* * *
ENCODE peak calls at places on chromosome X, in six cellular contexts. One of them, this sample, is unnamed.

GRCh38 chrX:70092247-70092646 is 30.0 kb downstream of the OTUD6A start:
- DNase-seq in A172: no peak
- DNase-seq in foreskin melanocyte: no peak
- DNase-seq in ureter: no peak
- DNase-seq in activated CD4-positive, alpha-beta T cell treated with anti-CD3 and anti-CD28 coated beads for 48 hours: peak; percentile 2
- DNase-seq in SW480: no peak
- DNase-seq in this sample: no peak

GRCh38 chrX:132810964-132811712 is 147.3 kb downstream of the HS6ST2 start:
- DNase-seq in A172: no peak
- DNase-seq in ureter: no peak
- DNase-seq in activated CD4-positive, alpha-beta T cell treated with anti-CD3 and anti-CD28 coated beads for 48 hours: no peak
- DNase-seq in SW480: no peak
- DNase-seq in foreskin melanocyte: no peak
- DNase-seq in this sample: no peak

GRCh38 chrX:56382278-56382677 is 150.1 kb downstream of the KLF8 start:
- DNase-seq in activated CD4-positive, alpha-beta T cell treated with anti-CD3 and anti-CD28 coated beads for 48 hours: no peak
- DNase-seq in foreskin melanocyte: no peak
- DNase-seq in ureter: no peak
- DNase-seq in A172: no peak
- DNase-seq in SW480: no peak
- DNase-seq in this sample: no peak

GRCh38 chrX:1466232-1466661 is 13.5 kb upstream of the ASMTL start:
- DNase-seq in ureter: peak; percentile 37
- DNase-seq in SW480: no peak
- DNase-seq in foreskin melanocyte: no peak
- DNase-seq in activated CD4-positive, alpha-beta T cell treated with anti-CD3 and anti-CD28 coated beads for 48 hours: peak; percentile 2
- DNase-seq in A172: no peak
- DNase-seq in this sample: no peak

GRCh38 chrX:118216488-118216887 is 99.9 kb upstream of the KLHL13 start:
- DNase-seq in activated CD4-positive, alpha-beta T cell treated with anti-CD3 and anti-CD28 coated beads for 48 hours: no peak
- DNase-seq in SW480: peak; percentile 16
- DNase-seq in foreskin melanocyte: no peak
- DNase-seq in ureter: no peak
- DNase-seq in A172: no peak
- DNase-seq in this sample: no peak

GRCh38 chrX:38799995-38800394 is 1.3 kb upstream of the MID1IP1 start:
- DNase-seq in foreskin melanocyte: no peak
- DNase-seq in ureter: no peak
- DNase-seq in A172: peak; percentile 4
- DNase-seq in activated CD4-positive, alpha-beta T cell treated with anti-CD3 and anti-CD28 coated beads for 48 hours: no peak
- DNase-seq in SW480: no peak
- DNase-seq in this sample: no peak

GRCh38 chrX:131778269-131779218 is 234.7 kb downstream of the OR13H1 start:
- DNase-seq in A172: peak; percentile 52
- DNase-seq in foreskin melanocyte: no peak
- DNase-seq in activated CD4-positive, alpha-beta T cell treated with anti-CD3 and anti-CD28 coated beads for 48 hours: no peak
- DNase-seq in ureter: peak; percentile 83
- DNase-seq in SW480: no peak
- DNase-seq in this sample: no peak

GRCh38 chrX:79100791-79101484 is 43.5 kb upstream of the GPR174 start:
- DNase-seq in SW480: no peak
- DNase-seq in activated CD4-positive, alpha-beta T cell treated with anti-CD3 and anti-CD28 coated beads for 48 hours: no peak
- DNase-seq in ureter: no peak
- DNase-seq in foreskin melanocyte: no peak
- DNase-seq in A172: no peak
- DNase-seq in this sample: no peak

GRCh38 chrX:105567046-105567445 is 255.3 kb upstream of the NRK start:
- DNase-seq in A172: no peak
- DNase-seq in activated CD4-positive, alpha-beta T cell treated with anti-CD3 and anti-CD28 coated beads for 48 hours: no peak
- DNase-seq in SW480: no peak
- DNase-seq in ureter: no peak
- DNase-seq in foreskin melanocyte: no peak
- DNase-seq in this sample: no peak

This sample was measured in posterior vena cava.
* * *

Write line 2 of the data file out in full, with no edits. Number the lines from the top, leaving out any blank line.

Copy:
GRCh38 chrX:70092247-70092646 is 30.0 kb downstream of the OTUD6A start: